It is official!
I made it! I am officially a New Zealand surf lifeguard! After completing a 400 meter pool swim in under 9 minutes, a theory test, CPR and first aid, a run-swim-run, a tube rescue and numerous hours of training, I am qualified to save your life.
Now you might ask: why, if you intend to leave New Zealand within a month or two, did you go through all the trouble of becoming a qualified lifeguard?
I had absolutely no intention of becoming a surf lifeguard when I met the Whangarei Heads crew out at Ocean Beach... I just wanted to surf. But after seeing how the club functions - the sense of community, responsibility and respect that comes along with being a lifeguard here - I was convinced. Also, I really wanted to feel like I have accomplished something after being in New Zealand for 5 months, and not only does having the qualification look good on a resume (resumes - ha!) but there are also opportunities within the program to learn more and progress. Plus, the uniforms are sweet as.
Surf Lifesaving New Zealand (SLSNZ) is a really cool program. All lifeguard patrols in New Zealand are based on volunteer service. Many kids begin training when they are 7 or 8 years old in junior surf, becoming comfortable with the dynamic coastlines of New Zealand. By the time they are 14 they can become legitimate lifeguards and by 16 can become paid guards during the summer season. One can become a step down from a paramedic through entirely free classes with SLSNZ.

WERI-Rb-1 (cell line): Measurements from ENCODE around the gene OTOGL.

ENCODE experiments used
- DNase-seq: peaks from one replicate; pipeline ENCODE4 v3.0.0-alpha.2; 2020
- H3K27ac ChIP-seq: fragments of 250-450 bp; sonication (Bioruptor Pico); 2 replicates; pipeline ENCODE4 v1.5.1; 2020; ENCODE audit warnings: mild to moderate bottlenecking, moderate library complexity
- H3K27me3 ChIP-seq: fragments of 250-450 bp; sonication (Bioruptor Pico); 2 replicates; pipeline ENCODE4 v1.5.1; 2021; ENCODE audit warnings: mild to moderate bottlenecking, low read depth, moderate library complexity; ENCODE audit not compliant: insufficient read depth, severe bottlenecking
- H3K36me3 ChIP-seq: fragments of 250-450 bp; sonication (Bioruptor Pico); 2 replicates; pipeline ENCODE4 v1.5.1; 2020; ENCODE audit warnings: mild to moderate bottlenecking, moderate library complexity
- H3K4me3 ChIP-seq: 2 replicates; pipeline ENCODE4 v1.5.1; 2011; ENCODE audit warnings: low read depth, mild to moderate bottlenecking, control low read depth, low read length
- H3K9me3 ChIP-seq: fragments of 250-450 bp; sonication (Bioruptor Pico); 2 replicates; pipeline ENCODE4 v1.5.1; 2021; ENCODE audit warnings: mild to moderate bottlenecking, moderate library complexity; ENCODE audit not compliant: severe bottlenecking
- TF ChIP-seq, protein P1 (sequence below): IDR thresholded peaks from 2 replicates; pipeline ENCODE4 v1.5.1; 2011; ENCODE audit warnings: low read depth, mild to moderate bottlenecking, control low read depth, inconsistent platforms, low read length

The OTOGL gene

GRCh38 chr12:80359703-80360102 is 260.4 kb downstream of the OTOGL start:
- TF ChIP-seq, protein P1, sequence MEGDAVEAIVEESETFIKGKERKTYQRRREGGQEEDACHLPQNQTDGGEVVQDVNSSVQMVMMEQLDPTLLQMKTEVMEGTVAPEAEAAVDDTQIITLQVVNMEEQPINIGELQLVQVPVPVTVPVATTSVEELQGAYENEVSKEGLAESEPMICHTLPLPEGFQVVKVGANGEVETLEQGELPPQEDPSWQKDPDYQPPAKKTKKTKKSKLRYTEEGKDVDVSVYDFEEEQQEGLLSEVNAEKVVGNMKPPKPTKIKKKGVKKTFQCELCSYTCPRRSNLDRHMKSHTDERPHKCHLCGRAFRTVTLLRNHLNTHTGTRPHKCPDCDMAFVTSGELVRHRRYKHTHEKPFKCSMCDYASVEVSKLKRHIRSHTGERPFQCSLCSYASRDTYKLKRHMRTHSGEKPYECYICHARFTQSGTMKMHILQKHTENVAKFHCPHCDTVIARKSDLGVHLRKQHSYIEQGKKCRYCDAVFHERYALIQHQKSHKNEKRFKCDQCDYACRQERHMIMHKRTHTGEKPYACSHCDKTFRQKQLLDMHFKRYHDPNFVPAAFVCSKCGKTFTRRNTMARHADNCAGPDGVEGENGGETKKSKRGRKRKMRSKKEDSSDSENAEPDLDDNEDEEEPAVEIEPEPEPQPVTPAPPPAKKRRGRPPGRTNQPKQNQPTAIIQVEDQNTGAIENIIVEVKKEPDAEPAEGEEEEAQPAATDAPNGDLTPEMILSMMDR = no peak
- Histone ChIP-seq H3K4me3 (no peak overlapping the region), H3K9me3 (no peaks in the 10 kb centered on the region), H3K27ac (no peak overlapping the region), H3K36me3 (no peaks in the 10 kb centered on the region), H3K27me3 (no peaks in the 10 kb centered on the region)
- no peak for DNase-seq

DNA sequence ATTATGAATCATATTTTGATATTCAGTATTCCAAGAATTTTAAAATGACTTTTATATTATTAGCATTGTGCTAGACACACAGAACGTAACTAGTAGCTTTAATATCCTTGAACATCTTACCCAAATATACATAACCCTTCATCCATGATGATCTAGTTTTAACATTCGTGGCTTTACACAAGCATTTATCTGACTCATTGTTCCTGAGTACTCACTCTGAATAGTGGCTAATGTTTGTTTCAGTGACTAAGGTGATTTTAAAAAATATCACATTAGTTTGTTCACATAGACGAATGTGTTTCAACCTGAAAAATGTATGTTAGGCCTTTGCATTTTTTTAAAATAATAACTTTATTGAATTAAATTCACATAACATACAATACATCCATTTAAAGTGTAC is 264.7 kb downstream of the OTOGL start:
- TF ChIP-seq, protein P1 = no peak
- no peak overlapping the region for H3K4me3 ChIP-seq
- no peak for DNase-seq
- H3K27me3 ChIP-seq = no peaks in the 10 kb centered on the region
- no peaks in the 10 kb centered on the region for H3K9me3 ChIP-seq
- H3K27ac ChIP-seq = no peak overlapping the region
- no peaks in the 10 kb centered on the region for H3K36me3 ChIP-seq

It is pretty amazing to see how mature young teenagers can act when given serious responsibilities. We have 16 year olds patrolling the beach, driving the ATV (and well, I might add!), manning the IRB's, performing first aid, and not acting like total nut jobs when they stay over night at the surf clubs. It is almost as if with more freedom they act more like their parents would want them to. Interesting.
As 14 year olds can qualify for their lifeguard award, I took the test with about 35 of them this morning, although the age range was from 14 to about 40. It would have been extremely embarrassing if I had failed while kids 10 years younger than me passed. This does not mean they did not pass me physically - in the run-swim-run I was near the back of the pack, but was so happy to complete it in the required amount of time I did not care. Really, the conditions to complete the exam were perfect, with sunny skies and small surf all day. And Mom and Dad were there with all the rest of the moms and dads cheering us on.
Now I am planning my next move. It looks like the surf might be good on the west coast this coming week so I might take a little trip over there. Speaking of surfing, have you heard of couchsurfing.org? It is a pretty cool website that connects travelers all over the world with locals and one another. Last week we hosted a German guy aboard Rutea who was pretty stoked to spend the night on a boat. In the morning I took him out to Sandy Bay and we got some really fun waves. Then he went on his way. You know, just gotta keep things interesting.
Until the next interesting story... swim between the flags.